If you’ve got some extra bucks to spend and a desire to consume your entertainment in legitimately mass quantities, your local IMAX theater is probably showing Jurassic World, well, right about now. The box office juggernaut has benefitted from a release strategy that includes more than just a standard theater, 2D affair, but also 3D and IMAX offerings that bump up both the mayhem and the ticket price. Although IMAX film has been around since the seventies, it was long used for museum and science center installations or documentaries – speciality bits that don’t appeal to the masses but can have significant staying power.
By the nineties, that changed in a big (tee hee) way that was more in line with mainstream sensibilities, allowing concert films like The Rolling Stones: Live At the Max (1991), Jean-Jacques Annaud’s dramatic Wings of Courage (1995), and the animated Fantasia 2000 (2000) to hit IMAX screens for special engagements. Once the early aughts kicked into high gear, IMAX suddenly became a viable option for blockbuster features, even ones not specifically lensed for IMAX presentations. It’s a big, big new world for feature films.
Later this season and into the fall, other features, including Mission: Impossible – Rogue Nation, Terminator: Genisys, and Ant-Man will get the IMAX treatment, unfurling on the massive screens right alongside their regular theatrical openings. New IMAX engagements have just been announced for both The Walk and Everest, both of which will arrive in September, thanks to a little release date tinkering. It’s a move that’s indicative of how important IMAX is starting to be for the box office, what with Everest actually moving its regular release date (from September 18 to September 25) in order to accommodate a September 18 release date for IMAX only, and with The Walk also staging a special early release just for IMAX theaters (on September 30).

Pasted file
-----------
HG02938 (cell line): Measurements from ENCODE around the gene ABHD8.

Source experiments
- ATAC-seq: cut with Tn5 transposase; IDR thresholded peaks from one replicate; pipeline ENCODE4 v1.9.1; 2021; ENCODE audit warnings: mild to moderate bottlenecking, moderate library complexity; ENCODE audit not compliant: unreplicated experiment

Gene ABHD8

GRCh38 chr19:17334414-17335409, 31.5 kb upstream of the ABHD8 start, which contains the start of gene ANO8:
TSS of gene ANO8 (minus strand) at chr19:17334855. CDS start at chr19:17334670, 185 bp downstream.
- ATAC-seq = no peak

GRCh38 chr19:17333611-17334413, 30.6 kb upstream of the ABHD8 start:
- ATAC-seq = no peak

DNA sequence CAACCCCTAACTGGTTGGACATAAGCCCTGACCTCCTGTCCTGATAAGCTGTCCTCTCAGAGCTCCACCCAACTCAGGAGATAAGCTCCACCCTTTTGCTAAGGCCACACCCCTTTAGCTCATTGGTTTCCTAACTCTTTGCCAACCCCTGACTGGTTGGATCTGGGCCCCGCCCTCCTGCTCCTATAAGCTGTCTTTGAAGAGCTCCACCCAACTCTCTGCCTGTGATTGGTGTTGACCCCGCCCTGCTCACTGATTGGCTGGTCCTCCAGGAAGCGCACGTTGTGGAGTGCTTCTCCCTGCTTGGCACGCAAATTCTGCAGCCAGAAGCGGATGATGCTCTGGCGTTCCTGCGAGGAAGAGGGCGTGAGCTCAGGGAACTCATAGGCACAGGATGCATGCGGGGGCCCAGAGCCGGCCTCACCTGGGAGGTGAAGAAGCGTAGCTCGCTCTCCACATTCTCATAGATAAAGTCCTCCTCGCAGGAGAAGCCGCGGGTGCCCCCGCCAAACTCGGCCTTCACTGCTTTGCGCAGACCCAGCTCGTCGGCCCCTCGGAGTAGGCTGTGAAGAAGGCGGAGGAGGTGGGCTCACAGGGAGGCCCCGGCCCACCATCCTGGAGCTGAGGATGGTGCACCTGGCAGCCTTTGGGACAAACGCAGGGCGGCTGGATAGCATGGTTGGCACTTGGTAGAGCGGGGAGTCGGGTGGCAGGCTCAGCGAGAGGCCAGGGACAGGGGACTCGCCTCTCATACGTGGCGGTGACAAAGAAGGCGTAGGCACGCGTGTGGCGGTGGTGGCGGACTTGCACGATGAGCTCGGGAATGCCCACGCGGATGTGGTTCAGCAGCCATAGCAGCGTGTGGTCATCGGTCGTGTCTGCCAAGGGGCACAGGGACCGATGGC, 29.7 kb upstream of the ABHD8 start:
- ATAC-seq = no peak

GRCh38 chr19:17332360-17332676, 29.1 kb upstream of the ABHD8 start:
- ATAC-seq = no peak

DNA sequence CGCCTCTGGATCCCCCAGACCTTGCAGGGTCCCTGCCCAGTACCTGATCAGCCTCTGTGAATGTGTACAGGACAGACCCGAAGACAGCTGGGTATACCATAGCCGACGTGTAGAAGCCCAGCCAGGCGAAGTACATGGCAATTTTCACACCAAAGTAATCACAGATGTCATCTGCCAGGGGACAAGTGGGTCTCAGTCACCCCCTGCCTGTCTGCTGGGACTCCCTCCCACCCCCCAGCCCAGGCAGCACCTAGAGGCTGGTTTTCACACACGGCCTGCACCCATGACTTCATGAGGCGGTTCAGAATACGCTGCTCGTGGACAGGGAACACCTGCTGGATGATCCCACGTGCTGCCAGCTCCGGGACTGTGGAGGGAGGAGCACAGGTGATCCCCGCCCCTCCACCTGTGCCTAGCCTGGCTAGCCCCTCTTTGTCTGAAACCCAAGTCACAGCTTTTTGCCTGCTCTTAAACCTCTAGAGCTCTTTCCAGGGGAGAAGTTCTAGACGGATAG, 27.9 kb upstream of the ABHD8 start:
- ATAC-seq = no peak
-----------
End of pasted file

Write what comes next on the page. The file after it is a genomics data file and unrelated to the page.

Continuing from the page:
This year will see IMAX releases for thirty-nine blockbuster films, from Crimson Peak to Pan, Fifty Shades of Grey to Furious 7. Just thirteen years ago, in 2002, there were only two IMAX feature offerings (Apollo 13 and Attack of the Clones). Even in 2005, there were just four. The market exploded quickly in 2011, when twenty-five films were available in the IMAX format. It was the first year that more than 16 such features hit the IMAX screen for general consumption.
IMAX releases have also played up the sense that they are something special, teasing audiences with events like a first look at the Batman v Superman: Dawn of Justice trailer (only in IMAX theaters!) and earlier release dates (which Insterstellar did just last year). Sometimes, even just the cachet of “hey, this screen is really, really big” isn’t enough.
Next year already has a slew of IMAX releases lined up – and there will only be more to come, just think about today’s news about both The Walk and Everest, which are hitting IMAX screens in weeks and were only announced now – and the current tally stands at fifteen, including huge picks like Batman v Superman, Captain America: Civil War, Suicide Squad, and Star Wars: Rogue One. It’s not quite the norm yet, but it’s getting there – in a large way.